Knighthood for controversial Defra adviser

Government adviser Dieter Helm – who says food security shouldn’t be taken seriously – has been knighted in the 2021 New Year Honours list.

Professor Helm chaired the government’s Natural Capital Committee from 2012 to 2020, which advised the government on environmental policy and agriculture.

See also: Government adviser on subsidy post-Brexit

He was appointed Knight Bachelor for services to the environment, to energy and to utilities policy.

“The recognition of a lifetime of work on public policy is a great honour,” said Prof Helm, who is professor of economic policy at Oxford University.

Food and climate

Pursuing agricultural policies to provide food security would be economically burdensome is not the best defence policy, Prof Helm argued in 2019.

“Food security is largely an empty slogan of lobbyists,” he maintained. “It should not be taken seriously.”

Prof Helm has long opposed England’s Basic Payment Scheme – which is now being phased out – in favour of rewarding farmers who undertake environmental measures.

More recently, he told the Scottish government that “perverse” agricultural subsidies should be removed to help Scotland reach its Net Zero climate change targets.

Prof Helm argues that financial support for farmers cannot be justified where they obtain an income from the marketplace for the food they produce.

Instead, he says, farmers should be rewarded for providing environmental benefits such as cleaner air, cleaner water, public access to the countryside and carbon sequestration.

Public money, public goods

Prof Helm’s mantra of “public money for public goods” has largely been adopted by the government – and praised by environmentalists and wildlife groups – and by some farmers.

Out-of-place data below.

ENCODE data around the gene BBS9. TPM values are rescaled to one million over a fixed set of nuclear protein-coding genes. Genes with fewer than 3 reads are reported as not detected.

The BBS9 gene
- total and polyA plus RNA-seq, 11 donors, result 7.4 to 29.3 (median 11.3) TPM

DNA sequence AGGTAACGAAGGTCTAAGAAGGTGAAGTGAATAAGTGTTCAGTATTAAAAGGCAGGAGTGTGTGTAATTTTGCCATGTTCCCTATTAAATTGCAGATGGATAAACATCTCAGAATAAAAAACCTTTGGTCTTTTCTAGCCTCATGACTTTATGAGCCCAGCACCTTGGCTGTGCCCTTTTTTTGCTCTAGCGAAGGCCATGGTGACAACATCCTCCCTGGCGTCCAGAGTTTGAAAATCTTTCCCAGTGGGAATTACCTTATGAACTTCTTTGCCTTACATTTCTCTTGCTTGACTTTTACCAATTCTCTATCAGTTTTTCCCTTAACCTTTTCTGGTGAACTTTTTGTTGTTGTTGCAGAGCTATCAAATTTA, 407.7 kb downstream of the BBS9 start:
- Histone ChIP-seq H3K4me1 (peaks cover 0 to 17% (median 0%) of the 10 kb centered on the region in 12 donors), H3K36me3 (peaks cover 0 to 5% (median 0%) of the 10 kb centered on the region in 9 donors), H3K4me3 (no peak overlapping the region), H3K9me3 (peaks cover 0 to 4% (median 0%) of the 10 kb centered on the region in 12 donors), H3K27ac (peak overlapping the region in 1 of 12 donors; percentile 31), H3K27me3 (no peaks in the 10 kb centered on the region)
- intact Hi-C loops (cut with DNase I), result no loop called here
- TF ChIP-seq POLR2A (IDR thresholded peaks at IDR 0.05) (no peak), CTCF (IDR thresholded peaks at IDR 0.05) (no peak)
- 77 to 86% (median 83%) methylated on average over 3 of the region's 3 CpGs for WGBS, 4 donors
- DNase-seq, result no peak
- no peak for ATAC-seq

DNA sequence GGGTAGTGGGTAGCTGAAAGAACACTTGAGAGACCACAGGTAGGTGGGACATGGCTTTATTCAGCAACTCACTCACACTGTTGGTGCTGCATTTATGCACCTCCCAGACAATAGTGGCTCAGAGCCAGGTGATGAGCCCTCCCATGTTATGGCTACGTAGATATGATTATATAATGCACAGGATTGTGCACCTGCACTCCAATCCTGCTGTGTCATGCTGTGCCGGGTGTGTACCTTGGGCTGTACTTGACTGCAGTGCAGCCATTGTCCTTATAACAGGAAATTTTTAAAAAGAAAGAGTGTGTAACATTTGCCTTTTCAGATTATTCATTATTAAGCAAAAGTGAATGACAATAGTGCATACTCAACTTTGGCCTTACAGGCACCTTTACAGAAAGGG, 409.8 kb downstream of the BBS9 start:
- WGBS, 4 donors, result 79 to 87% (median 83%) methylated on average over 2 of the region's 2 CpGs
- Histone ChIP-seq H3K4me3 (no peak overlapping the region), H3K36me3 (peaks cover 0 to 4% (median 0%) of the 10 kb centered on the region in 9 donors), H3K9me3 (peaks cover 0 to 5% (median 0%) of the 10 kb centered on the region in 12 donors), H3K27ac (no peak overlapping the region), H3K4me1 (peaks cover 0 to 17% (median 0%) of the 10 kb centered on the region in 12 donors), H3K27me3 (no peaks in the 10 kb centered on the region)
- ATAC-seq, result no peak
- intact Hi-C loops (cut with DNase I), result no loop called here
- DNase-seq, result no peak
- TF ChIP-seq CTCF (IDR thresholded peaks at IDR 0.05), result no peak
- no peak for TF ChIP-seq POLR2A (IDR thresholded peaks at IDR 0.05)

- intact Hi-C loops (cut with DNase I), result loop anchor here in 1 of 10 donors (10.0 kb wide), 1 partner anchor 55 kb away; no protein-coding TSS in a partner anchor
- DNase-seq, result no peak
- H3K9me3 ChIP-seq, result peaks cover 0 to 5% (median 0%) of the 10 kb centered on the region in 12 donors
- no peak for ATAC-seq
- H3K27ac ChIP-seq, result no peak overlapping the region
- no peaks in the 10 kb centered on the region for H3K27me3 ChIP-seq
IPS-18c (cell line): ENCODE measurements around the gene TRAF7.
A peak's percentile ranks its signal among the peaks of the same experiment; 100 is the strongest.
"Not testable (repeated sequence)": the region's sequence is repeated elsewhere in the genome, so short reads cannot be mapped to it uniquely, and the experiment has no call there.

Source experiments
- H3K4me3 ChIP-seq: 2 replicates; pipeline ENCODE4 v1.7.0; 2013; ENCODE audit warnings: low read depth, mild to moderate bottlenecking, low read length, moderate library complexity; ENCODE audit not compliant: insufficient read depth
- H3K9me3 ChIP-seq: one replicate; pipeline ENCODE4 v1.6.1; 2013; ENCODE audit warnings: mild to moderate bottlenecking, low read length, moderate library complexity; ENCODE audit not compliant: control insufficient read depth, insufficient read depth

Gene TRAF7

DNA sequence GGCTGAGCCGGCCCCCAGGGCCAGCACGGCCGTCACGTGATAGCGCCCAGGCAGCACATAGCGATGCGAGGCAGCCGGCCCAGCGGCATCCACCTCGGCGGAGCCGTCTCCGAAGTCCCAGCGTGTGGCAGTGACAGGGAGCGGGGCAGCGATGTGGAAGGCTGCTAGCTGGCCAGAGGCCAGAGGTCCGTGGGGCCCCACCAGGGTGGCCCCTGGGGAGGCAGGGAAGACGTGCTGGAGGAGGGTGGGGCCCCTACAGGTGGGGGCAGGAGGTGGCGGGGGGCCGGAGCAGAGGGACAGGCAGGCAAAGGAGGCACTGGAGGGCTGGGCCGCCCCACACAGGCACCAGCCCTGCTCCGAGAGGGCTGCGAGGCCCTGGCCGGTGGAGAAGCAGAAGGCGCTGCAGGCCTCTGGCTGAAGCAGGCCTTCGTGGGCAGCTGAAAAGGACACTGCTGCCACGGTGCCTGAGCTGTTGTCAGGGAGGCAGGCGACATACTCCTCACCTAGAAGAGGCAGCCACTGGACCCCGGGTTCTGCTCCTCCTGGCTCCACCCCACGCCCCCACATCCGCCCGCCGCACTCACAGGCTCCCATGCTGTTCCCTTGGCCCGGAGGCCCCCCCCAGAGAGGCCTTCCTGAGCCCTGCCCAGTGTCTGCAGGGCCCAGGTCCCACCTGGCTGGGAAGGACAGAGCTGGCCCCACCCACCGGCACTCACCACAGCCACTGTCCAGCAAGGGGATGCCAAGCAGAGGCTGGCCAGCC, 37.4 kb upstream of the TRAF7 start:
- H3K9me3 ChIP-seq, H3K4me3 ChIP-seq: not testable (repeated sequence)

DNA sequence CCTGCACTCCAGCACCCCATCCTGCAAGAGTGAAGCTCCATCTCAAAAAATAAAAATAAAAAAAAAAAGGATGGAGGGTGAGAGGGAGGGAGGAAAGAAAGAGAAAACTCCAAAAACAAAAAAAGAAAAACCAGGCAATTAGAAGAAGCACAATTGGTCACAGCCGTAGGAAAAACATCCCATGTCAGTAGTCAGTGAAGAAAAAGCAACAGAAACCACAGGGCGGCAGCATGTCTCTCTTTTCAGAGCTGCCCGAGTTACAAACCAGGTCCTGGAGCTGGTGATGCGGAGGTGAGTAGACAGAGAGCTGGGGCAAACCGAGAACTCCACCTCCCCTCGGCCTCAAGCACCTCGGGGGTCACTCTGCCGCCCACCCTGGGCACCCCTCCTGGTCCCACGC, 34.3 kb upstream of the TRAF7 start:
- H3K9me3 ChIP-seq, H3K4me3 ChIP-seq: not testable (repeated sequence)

The Nature Friendly Farming Network, for example, favours such an approach – although not everyone agrees.

Described by former Defra secretary Michael Gove as a “brilliant” economist, Prof Helm is seen as the architect of the government’s 25-year environment plan.

Prof Helm said: “Over the last decade I have being working on the 25-year environment plan which is now being integrated into the Environmental Bill going through parliament.”

Published in 2018, the plan sets out how the UK government will meet its goal of leaving the environment in a better state for the next generation.

It promises that the government will introduce new systems of agriculture that prioritises the environment after the UK leaves the European Union.

Habitat restoration

“The new system of support that we will bring in for farmers… will have environmental enhancement at its heart,” says the document.

“We will support farmers to turn over fields to meadows rich in herbs and wildflowers, plant more trees, restore habitats for endangered species, recover soil fertility and attract wildlife back.”

That plan is now being implemented.

It includes the phasing out of direct payments over seven years and the introduction of the forthcoming Environmental Land Management scheme.

‘Farming first’

Critics including Farmers Weekly columnist and Norfolk farmer David Richardson say Prof Helm knows little about real farming.

Others have said he takes a simplistic view of the farmland market.

The NFU continues to argue that farmers are first and foremost food producers – and sustainable food production should be at the heart of UK agricultural policy.

It has also criticised Prof Helm’s views on food security, arguing that they fail to recognise the contribution food production makes to the economy.

The union argues that farmers are the bedrock of the UK’s largest manufacturing sector – Britain’s food and drink industry – which is worth some £113 billion annually.

Without profitable food production, the NFU says growers and livestock producers will find it all but impossible to care for the environment fully.

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